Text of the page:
Table of Contents
International Journal of Oceanography
Volume 2011, Article ID 410621, 11 pages
Research Article

Carbon and Oxygen Isotopic Stratigraphy of Mesoproterozoic Carbonate Sequences (1.6–1.4 Ga) from Yanshan in North China

1Institute of Geology, Chinese Academy of Geological Sciences, Beijing 100037, China
2Key Laboratory of Exploration Technologies for Oil and Gas Resources, School of Geophysics and Oil Resources, Yangtze University, Ministry of Education of China, Jingzhou 434023, China
3Insitute of Geosciences, Yangtze University, Jingzhou 434023, China

Received 13 October 2010; Revised 22 December 2010; Accepted 17 January 2011

Academic Editor: Henk Brinkhuis

Copyright © 2011 Kuang Hongwei et al. This is an open access article distributed under the Creative Commons Attribution License, which permits unrestricted use, distribution, and reproduction in any medium, provided the original work is properly cited.


In Yanshan, located in the northern part of North China, Mesoproterozoic carbonate sequences (1.6–1.4 Ga) form a 10, 000 m thick succession in an aulacogen basin. Carbon and oxygen isotope (δ13O and δ18O, resp.) data were obtained from 110 carbonate samples across three sections of these Mesoproterozoic deposits. From the early to late Mesoproterozoic, low negative values of δ13O appear, followed by low positive variation and then a stable increase. An abrupt decrease in δ13O values, with subsequent rapid increase, is found at the end of the Mesoproterozoic. During the whole Mesoproterozoic, δ18O shows a mainly negative trend and occasional highly negative isotopic shifts (from lower to upper deposits). Whole-rock carbon and oxygen isotopic compositions and profiles must be studied to provide a paleogeochemical record that can be associated with paleocean sedimentary environments, temperature, biological productivity, and sea-level fluctuations. Results of the present study correlate well with other international carbon and oxygen isotope profiles, suggesting that a global marine geochemical system existed during the interval of 1.6–1.4 Ga under a globally united tectonic, sedimentary, and geochemical background.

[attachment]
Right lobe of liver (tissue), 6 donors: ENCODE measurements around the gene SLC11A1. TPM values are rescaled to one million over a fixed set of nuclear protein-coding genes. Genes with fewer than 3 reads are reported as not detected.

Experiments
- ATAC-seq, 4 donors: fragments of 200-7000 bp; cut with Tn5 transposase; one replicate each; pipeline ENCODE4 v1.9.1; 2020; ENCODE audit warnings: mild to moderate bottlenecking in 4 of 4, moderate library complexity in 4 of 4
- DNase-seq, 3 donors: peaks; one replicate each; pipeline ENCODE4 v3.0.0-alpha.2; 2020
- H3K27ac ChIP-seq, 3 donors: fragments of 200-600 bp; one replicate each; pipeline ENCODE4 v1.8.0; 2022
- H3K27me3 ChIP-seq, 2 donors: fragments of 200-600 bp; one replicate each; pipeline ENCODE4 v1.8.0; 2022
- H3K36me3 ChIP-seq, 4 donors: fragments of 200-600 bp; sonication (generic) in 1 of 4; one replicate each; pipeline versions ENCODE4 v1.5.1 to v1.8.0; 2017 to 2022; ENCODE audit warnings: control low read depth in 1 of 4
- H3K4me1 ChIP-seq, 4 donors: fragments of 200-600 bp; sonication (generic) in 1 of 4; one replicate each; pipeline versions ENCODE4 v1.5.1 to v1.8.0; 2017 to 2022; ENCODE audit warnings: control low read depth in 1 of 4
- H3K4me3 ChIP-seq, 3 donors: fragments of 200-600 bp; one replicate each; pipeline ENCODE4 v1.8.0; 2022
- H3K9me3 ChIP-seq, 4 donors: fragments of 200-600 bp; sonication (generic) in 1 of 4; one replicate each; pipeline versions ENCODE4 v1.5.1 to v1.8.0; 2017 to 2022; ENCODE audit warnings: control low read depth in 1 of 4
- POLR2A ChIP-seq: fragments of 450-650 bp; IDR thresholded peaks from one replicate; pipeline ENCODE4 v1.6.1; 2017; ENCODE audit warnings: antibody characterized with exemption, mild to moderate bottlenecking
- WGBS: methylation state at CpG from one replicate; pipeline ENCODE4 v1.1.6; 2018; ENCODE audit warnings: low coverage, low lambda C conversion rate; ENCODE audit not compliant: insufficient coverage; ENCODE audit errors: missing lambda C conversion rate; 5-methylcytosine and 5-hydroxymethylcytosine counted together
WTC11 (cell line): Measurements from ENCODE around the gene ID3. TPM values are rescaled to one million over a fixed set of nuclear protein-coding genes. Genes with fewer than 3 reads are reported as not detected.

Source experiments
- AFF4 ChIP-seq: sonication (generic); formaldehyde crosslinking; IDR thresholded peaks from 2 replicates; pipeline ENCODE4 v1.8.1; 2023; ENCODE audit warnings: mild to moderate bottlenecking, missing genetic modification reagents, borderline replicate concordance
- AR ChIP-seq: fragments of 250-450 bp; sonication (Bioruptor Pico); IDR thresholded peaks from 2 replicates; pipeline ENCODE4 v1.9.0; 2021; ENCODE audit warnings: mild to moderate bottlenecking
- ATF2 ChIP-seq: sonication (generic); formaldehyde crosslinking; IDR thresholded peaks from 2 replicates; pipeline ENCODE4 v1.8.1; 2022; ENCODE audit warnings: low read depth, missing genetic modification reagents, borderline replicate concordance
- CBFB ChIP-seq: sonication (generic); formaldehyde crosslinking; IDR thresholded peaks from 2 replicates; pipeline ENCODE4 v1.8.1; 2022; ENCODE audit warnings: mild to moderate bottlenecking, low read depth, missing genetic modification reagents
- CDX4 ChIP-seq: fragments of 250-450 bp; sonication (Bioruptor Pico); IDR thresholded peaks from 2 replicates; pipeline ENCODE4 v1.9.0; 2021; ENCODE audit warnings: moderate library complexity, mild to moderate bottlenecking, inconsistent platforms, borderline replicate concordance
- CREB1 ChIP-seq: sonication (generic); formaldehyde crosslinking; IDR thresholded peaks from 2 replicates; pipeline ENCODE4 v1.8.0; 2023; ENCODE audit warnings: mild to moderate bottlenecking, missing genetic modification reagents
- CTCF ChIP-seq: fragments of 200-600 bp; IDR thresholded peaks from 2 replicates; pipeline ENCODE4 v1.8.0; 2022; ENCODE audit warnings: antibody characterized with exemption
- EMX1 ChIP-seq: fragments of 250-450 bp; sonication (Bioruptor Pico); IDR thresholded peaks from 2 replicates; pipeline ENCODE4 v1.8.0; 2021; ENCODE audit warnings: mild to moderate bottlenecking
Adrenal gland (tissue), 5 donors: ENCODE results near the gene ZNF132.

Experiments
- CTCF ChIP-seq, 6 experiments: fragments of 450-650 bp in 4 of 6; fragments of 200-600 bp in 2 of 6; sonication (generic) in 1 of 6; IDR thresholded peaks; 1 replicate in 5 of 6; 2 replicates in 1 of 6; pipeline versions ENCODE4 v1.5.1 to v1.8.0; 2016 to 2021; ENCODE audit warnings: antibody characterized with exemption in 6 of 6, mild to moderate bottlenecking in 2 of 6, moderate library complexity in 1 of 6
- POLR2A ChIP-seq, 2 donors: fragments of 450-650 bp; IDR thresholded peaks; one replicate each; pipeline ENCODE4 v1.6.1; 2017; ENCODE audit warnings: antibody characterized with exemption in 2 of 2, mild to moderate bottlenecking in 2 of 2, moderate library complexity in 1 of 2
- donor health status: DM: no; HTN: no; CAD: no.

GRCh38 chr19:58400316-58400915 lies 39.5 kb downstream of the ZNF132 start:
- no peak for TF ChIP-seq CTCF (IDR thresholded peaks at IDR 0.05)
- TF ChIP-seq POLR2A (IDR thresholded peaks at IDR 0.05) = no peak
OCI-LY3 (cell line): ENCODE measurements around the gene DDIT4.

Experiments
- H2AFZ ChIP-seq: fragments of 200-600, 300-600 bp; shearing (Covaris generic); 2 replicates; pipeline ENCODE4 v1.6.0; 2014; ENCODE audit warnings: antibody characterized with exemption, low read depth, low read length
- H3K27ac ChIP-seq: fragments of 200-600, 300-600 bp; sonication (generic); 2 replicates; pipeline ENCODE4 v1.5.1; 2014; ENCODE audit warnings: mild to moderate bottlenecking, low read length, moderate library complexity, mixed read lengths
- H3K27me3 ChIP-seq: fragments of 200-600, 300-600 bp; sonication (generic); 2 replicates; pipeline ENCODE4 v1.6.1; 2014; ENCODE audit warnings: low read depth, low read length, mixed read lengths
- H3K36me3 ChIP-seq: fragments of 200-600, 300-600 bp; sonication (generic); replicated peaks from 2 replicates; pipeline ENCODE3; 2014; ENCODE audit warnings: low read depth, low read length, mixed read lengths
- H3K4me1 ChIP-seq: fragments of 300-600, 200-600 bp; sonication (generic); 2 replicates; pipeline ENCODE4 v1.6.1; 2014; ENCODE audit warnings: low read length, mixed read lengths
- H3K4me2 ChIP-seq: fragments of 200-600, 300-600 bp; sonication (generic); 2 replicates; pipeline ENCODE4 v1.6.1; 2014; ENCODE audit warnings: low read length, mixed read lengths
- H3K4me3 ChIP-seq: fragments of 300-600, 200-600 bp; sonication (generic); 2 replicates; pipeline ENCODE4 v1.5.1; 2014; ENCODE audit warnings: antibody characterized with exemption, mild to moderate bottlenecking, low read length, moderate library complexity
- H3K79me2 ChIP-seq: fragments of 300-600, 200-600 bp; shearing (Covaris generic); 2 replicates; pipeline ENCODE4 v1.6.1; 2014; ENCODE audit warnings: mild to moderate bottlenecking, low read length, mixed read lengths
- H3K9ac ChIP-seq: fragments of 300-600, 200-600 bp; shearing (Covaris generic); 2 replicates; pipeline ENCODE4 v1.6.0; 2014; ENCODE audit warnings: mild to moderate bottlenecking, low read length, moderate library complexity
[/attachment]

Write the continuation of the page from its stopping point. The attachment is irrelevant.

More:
1. Introduction

Yanshan, located in the northern part of North China, has a well-developed Mesoproterozoic marine strata-type section, that is nearly 10,000 m thick (Figure 1). These strata record information on the paleogeography, paleoenvironment, and paleocean geochemistry, providing clues to life and sedimentary evolution at the North China Craton during the Late Precambrian [1]. The Mesoproterozoic stratigraphy of Yanshan displays good depositional succession, very little deformation and alteration of metamorphism, and is widely known nationally and internationally.